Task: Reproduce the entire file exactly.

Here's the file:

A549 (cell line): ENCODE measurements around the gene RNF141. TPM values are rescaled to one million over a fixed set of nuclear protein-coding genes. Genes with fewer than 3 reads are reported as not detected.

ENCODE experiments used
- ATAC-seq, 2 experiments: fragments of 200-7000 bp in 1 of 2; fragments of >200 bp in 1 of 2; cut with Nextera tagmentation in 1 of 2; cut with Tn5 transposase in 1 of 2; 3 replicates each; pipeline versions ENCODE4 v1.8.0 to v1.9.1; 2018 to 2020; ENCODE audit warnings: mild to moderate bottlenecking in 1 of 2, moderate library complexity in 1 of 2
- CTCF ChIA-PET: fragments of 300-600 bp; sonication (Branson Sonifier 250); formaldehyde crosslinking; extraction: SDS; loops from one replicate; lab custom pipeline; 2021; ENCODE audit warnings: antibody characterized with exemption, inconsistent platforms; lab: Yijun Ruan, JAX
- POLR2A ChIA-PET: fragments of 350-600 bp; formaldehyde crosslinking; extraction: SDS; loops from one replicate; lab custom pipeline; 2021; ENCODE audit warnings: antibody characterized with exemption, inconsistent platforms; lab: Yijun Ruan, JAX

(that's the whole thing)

A549 (cell line): ENCODE measurements around the gene RNF141. TPM values are rescaled to one million over a fixed set of nuclear protein-coding genes. Genes with fewer than 3 reads are reported as not detected.

ENCODE experiments used
- ATAC-seq, 2 experiments: fragments of 200-7000 bp in 1 of 2; fragments of >200 bp in 1 of 2; cut with Nextera tagmentation in 1 of 2; cut with Tn5 transposase in 1 of 2; 3 replicates each; pipeline versions ENCODE4 v1.8.0 to v1.9.1; 2018 to 2020; ENCODE audit warnings: mild to moderate bottlenecking in 1 of 2, moderate library complexity in 1 of 2
- CTCF ChIA-PET: fragments of 300-600 bp; sonication (Branson Sonifier 250); formaldehyde crosslinking; extraction: SDS; loops from one replicate; lab custom pipeline; 2021; ENCODE audit warnings: antibody characterized with exemption, inconsistent platforms; lab: Yijun Ruan, JAX
- POLR2A ChIA-PET: fragments of 350-600 bp; formaldehyde crosslinking; extraction: SDS; loops from one replicate; lab custom pipeline; 2021; ENCODE audit warnings: antibody characterized with exemption, inconsistent platforms; lab: Yijun Ruan, JAX